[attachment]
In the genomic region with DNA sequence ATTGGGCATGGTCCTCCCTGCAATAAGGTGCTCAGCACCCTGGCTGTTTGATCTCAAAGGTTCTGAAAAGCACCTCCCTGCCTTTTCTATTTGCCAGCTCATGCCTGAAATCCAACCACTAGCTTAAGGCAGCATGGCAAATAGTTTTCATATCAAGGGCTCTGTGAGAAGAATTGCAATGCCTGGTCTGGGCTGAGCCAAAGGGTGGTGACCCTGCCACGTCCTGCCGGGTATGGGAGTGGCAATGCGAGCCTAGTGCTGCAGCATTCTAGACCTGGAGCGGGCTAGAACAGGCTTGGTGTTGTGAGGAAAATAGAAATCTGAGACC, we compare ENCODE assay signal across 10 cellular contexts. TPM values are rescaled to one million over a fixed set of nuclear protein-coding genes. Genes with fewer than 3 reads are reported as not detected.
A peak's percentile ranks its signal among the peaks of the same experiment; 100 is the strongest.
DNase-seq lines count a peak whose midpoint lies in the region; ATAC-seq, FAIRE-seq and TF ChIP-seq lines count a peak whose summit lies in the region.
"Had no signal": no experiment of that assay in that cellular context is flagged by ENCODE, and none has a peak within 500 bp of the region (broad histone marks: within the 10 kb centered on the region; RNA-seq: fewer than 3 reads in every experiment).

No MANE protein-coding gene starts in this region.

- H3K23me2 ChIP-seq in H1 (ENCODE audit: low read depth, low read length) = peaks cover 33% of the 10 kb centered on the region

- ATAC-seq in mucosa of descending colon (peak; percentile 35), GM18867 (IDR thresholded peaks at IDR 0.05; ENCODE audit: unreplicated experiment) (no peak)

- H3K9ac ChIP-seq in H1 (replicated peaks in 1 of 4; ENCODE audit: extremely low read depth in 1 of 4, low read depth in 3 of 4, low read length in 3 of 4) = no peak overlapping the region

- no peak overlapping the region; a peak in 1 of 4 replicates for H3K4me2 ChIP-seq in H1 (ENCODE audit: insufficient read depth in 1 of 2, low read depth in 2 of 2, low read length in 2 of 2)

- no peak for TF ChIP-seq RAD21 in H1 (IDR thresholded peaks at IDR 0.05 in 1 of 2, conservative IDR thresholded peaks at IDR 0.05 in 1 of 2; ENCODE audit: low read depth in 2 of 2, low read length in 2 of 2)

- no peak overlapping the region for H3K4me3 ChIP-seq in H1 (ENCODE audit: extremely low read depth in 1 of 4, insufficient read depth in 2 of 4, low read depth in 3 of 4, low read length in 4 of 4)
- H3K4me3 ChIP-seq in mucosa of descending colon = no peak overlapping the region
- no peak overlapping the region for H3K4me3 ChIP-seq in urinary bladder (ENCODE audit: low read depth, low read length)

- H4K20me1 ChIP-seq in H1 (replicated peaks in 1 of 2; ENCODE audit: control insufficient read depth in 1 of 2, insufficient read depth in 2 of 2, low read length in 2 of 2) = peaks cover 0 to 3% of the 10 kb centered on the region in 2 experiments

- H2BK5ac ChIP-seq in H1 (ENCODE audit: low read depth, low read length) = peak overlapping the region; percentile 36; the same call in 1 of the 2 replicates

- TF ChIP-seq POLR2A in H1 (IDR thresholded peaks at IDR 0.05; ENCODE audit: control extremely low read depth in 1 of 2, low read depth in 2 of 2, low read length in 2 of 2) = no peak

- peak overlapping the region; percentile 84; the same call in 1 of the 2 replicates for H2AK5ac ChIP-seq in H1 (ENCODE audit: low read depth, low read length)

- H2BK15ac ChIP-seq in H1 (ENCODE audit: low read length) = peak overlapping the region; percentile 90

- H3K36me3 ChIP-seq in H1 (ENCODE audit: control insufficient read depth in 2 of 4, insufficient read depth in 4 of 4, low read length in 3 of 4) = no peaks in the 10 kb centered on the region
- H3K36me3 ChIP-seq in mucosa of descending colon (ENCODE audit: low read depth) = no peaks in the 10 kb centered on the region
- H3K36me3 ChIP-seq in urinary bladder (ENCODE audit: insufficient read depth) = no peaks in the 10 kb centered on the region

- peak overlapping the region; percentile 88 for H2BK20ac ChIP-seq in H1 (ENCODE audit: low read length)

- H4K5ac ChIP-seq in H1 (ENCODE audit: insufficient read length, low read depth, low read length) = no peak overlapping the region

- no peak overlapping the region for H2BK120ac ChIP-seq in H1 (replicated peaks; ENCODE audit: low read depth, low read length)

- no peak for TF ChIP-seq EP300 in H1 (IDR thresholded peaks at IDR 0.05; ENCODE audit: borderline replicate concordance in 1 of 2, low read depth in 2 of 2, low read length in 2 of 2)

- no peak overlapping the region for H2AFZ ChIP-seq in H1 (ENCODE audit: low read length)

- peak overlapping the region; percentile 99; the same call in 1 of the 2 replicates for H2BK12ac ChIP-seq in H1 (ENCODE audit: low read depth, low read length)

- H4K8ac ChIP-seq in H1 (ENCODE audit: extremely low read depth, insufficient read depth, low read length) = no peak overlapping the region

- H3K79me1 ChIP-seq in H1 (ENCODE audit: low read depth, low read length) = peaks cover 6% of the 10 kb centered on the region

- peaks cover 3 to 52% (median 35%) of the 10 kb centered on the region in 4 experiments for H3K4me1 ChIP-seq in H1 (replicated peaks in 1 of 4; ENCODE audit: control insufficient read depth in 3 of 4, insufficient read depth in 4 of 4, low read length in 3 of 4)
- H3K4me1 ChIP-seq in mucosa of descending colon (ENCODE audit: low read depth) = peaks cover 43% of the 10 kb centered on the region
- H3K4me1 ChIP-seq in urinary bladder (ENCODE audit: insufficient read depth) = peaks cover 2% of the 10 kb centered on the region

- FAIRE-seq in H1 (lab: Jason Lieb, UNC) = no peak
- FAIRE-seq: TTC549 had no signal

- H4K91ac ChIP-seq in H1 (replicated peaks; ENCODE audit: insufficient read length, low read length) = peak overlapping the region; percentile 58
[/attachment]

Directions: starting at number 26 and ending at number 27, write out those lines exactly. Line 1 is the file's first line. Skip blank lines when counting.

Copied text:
- no peak overlapping the region for H2AFZ ChIP-seq in H1 (ENCODE audit: low read length)

- peak overlapping the region; percentile 99; the same call in 1 of the 2 replicates for H2BK12ac ChIP-seq in H1 (ENCODE audit: low read depth, low read length)